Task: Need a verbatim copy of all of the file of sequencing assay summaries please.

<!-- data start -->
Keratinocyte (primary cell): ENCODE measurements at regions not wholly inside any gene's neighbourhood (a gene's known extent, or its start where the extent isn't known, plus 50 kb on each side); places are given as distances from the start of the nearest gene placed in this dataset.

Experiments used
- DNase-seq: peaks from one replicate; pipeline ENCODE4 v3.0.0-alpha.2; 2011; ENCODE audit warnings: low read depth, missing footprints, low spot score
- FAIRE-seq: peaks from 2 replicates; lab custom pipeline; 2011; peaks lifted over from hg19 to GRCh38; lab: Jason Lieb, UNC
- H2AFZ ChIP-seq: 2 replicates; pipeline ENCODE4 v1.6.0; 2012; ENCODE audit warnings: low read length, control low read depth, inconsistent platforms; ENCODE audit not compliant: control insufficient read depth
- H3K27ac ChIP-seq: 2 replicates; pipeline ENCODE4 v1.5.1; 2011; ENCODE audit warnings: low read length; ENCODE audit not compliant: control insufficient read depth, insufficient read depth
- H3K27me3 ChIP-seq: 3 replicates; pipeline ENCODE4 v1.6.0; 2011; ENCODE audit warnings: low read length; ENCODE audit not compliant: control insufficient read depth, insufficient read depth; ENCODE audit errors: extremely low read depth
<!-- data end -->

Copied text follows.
Keratinocyte (primary cell): ENCODE measurements at regions not wholly inside any gene's neighbourhood (a gene's known extent, or its start where the extent isn't known, plus 50 kb on each side); places are given as distances from the start of the nearest gene placed in this dataset.

Experiments used
- DNase-seq: peaks from one replicate; pipeline ENCODE4 v3.0.0-alpha.2; 2011; ENCODE audit warnings: low read depth, missing footprints, low spot score
- FAIRE-seq: peaks from 2 replicates; lab custom pipeline; 2011; peaks lifted over from hg19 to GRCh38; lab: Jason Lieb, UNC
- H2AFZ ChIP-seq: 2 replicates; pipeline ENCODE4 v1.6.0; 2012; ENCODE audit warnings: low read length, control low read depth, inconsistent platforms; ENCODE audit not compliant: control insufficient read depth
- H3K27ac ChIP-seq: 2 replicates; pipeline ENCODE4 v1.5.1; 2011; ENCODE audit warnings: low read length; ENCODE audit not compliant: control insufficient read depth, insufficient read depth
- H3K27me3 ChIP-seq: 3 replicates; pipeline ENCODE4 v1.6.0; 2011; ENCODE audit warnings: low read length; ENCODE audit not compliant: control insufficient read depth, insufficient read depth; ENCODE audit errors: extremely low read depth